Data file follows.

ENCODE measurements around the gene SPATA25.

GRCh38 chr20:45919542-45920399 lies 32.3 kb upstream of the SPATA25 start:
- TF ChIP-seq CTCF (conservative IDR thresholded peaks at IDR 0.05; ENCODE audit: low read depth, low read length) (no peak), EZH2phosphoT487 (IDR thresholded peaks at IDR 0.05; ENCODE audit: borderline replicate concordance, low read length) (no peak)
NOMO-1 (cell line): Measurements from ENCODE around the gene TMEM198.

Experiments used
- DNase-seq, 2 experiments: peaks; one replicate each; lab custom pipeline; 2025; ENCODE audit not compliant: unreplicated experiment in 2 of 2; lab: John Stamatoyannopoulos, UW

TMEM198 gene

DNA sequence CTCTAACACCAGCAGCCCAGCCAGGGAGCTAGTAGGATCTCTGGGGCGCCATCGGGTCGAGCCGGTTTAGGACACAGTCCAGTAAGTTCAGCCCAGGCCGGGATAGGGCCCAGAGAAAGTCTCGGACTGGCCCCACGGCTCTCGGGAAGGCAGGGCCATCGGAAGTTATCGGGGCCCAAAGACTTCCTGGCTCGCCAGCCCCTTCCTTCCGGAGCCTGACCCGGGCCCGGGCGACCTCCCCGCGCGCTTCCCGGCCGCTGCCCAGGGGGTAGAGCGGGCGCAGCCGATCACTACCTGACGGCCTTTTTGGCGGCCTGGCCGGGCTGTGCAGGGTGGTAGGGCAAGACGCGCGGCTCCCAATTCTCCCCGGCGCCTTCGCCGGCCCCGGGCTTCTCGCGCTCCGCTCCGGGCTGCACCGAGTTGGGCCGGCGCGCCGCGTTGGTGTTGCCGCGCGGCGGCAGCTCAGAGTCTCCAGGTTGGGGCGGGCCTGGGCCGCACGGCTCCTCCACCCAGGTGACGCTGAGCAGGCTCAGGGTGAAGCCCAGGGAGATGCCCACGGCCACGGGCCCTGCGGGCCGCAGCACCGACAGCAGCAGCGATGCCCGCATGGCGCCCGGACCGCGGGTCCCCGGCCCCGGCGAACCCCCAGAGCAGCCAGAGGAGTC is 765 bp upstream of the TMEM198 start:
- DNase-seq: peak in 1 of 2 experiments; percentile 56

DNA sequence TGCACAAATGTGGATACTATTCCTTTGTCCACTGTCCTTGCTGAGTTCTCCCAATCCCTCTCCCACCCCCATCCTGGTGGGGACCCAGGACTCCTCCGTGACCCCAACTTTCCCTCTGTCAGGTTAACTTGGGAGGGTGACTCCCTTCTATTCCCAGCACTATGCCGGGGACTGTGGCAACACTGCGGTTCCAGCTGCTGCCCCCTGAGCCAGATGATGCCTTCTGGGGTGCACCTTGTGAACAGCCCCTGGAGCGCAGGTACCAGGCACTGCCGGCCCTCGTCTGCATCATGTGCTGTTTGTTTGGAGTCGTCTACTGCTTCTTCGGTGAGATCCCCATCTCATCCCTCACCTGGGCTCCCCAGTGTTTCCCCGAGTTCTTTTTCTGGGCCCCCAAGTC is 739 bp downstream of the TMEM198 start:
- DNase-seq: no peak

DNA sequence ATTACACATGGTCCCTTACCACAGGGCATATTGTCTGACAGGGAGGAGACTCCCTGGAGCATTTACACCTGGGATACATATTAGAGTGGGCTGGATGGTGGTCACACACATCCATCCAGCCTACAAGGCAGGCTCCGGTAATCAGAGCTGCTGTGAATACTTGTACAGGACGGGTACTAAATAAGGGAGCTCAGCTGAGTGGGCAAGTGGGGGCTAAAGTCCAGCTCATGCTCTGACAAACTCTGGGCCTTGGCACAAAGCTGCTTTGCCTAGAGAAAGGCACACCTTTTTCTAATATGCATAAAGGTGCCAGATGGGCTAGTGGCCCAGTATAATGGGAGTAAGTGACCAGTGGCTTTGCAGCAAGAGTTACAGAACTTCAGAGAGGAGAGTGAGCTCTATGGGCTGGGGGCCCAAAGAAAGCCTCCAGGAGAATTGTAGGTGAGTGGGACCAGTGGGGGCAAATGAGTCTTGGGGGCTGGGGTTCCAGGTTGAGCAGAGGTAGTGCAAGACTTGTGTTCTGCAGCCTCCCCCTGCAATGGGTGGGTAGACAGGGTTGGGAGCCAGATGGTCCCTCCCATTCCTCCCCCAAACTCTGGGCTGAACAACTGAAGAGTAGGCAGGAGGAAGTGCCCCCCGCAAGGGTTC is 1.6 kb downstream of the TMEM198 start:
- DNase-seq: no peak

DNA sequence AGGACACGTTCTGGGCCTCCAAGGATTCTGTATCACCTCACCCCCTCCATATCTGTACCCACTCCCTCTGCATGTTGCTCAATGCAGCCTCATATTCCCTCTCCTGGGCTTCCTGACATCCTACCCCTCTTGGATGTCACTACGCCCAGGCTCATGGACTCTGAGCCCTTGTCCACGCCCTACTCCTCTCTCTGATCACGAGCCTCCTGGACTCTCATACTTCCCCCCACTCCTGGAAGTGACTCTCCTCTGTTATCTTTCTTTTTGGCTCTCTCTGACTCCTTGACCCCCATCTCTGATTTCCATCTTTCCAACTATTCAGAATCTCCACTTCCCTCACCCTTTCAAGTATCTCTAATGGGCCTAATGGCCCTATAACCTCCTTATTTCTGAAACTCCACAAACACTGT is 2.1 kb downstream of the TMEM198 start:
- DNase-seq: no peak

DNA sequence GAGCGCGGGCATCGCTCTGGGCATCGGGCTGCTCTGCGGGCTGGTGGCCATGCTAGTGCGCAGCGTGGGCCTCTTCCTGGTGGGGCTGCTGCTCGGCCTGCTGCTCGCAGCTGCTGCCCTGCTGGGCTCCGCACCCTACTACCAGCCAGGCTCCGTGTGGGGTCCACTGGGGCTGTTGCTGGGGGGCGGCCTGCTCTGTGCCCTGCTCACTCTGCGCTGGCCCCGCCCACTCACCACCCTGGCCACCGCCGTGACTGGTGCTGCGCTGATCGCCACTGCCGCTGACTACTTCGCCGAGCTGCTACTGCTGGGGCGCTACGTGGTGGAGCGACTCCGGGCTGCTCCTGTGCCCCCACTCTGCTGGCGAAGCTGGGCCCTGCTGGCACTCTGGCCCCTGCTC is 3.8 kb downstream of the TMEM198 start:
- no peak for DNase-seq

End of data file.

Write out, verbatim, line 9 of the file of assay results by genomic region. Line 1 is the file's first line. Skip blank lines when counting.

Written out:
- DNase-seq: peak in 1 of 2 experiments; percentile 56